Ultrasonic assessment of plant tissues water potential
The main characteristics of the ultrasonic method to determine plants water status (water content or water potential) are:
- Measurements are performed in the leaves
- Air-coupled ultrasound is used; through transmission configuration
- Thickness resonant modes in the leaves are excited and sensed
- Magnitude and phase spectra of the thickness resonant modes are analysed
- Leaf properties: thickness, density, elastic modulus, elastic damping are extracted form these spectra
- Water conent and turgor pressure are inferred from these properties
The technique is based in three main pilars:
- The availability of efficient air-coupled ultrasonic transducers. Capable of:.
- Sensitive enough to transmit ultrasonic pulses through plant leaves
- Bandwidth wide enough so that it is possible to measure the full spectrum of, at least, the first thickness resonance.
- So far, the CSIC air-coupled transducers technology have bee used for this purposes as they present the best available sensitivity and widest bandwidth within the frequecy range of interest for this pplication: 0.1-2.0 MHz. LINK
- Techniques to solve the inverse problem, of plate thickness resonances, so that it is possible to extract the leaf parameters from the measure spectra
- Knowledge of the relationship between ultrasonic properties and plant physiology to extract water content and turgor pressure from the leaf ultrasonic properties. LINK
The main advantages of this technology are:
- It is completely non-invasive and non destructive. Unlike most of the other technologies aimed to determine plant water status, that require to cut leaves or other parts of the plant to process the samples.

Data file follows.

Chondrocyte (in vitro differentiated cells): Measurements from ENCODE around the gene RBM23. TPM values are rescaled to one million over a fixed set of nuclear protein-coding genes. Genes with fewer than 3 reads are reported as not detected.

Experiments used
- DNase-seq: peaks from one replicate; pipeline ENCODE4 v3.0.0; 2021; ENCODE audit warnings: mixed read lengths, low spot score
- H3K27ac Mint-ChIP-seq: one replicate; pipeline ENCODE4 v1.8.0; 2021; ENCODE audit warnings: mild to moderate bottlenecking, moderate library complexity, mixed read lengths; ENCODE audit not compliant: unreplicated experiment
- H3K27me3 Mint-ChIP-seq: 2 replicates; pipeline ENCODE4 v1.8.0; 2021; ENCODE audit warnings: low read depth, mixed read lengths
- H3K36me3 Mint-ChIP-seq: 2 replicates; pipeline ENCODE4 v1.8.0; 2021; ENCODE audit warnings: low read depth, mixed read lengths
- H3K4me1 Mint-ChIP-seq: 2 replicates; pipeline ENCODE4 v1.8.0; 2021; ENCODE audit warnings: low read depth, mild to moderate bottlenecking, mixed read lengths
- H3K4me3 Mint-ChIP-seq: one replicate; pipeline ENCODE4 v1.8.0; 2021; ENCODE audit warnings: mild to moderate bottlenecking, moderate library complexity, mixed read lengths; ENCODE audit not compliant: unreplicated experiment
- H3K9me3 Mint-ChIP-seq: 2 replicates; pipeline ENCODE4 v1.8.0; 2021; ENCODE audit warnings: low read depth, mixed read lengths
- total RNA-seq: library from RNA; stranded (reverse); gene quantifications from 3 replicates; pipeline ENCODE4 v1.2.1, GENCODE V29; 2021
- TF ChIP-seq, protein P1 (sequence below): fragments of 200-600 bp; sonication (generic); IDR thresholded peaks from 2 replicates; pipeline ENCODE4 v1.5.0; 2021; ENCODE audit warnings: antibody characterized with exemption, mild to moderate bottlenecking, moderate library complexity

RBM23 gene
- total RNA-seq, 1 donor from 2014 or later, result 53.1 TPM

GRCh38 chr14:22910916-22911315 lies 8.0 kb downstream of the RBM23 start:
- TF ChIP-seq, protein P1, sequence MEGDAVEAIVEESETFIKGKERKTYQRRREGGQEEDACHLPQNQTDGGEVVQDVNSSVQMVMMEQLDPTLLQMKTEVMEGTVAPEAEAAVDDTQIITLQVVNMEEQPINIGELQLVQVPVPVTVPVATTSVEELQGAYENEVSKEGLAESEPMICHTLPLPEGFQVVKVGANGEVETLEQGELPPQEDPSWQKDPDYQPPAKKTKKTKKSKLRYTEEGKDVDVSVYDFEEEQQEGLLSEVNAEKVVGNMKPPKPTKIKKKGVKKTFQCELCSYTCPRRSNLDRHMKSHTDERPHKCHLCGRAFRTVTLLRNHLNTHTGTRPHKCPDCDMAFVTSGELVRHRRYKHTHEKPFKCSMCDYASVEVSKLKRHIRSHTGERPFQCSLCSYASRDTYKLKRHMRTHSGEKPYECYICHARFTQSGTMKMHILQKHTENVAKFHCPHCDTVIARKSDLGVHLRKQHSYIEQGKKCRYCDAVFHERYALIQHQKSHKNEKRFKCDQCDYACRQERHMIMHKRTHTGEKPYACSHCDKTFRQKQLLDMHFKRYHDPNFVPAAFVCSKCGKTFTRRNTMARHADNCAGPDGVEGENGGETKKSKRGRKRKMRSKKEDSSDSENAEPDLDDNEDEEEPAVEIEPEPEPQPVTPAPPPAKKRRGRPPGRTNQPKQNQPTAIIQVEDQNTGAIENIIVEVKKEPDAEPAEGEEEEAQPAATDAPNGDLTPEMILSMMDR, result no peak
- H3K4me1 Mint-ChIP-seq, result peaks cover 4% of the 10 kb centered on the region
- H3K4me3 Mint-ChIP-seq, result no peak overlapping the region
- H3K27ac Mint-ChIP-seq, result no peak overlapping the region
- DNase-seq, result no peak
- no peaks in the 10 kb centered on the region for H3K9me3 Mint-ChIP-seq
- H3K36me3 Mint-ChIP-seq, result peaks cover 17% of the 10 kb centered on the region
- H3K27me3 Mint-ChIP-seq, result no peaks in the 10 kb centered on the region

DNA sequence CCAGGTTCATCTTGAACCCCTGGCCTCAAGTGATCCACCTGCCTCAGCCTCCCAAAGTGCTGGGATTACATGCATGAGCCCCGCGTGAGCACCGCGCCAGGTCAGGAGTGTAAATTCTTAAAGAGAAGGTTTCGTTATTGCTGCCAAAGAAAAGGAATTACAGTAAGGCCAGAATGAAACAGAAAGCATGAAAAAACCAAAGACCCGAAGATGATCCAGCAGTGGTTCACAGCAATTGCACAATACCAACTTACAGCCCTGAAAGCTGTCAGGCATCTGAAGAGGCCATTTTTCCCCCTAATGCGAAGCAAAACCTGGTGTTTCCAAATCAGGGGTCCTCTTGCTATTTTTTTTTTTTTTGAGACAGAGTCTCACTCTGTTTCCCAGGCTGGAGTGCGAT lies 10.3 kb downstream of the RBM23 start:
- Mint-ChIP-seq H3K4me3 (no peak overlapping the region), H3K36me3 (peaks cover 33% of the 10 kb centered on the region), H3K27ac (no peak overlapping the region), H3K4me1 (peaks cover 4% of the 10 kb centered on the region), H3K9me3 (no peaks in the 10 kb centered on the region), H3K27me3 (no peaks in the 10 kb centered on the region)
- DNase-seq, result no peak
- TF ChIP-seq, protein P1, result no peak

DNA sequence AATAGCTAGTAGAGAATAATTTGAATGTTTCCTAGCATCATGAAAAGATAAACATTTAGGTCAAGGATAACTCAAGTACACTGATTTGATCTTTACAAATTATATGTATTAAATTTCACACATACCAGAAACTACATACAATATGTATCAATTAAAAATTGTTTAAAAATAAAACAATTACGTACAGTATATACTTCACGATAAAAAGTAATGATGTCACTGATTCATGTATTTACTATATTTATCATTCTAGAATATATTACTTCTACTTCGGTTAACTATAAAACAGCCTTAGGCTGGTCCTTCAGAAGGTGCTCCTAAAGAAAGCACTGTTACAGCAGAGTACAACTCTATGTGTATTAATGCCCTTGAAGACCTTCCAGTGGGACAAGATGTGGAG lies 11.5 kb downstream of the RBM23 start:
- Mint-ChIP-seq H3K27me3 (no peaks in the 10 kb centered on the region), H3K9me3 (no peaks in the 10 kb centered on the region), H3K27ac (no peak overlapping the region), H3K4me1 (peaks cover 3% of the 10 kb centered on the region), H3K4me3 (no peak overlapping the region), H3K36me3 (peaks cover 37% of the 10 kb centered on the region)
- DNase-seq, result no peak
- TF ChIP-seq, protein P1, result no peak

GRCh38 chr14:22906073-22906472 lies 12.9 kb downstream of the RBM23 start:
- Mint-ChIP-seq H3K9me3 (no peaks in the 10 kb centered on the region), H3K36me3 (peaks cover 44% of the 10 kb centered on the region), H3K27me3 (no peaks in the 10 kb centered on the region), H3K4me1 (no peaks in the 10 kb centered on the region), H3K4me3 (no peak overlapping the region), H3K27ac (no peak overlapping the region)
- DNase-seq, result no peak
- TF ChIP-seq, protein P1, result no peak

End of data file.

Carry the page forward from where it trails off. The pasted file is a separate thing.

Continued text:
- Equipment is fully portable. Compared with the Scholander pressure chamber, which is the golden standard which is bulky and heavy.
- the time to take and process a measurement is very reduced (few seconds), once again compared with other technologies (Pressure chamber) that are quite time consuming
The first demonstration that it is possible to measure thickness resonances in plant leaves using air-coupled ultrasound and to extract leaf prperties from these measurements was published in 2009:
Shortly after that, it was possible to establish a procedure to extract water potential form the ultrasonic measurements
- Domingo Sancho-Knapik, Tomás Gómez Álvarez-Arenas, José Javier Peguero-Pina, Eustaquio Gil-Pelegrín, “Air-coupled broadband ultrasonic spectroscopy as a new non-invasive and non-contact method for the determination of leaf water status.”, Journal of Exp. Botany, Oxford University Press, 2010, vol. 61, num. 5, pp. 1385-1391
And to correlate changes in the celular structure of the tissues due to the loss of water with the ultrasonic measurements
and hence, to analyse the relationship between ultrasonic leaf properties, leaf elasticity and leaf water content and turgor pressure
- Domingo Sancho-Knapik, Hector Calas, Jose Javier Peguero-Pina, Antonio Ramos Fernandez, Eustaquio Gil-Pelegrin, TE Gómez Alvarez-Arenas, “Air-coupled ultrasonic resonant spectroscopy for the study of the relationship between plant leaves’ elasticity and their water content.” IEEE Transactions on Ultrasonics, Ferroelectrics and Frequency Control, 2012, vol. 59, pp. 319-325
and compare this technique with other technologies:
- D. Sancho‐Knapik, J.J. Peguero‐Pina, H. Medrano, M.D. Fariñas, T. Gómez Álvarez‐Arenas, E. Gil‐Pelegrín, “The reflectivity in the S‐band and the broadband ultrasonic spectroscopy as new tools for the study of water relations in Vitis vinifera L.” Physiologia plantarum, vol. 148, no. 4, pp. 515-521, Aug. 2013
Then, the applicability of this technology to a broader number of species was studied:
- D. Sancho‐Knapik, J.J. Peguero‐Pina, H. Medrano, M.D. Fariñas, T. Gómez Álvarez‐Arenas, E. Gil‐Pelegrín, “Ultrasonic spectroscopy allows a rapid determination of the relative water content at the turgor loss point: a comparison with pressure–volume curves in 13 woody species” Tree Physiology, vol. 33, no. 7, pp. 695-700, July. 2013
and to monitor in vivo plant water status changes under different stimulii
- Fariñas, M. D., Knapik, D. S., Pina, J. J. P., Pelegrin, E. G., & Álvarez-Arenas, T. E. G. (2014). Monitoring Plant Response to Environmental Stimuli by Ultrasonic Sensing of the Leaves. Ultrasound in medicine & biology, 40(9), 2183-2194.
More recently we have introduced Machine Learning procedures to process the leaf ultrasonic information and to correlate it with plant water status and water potential
Prototype developed in 2015 for vine leaves
Taking a measurement in a vine leaf.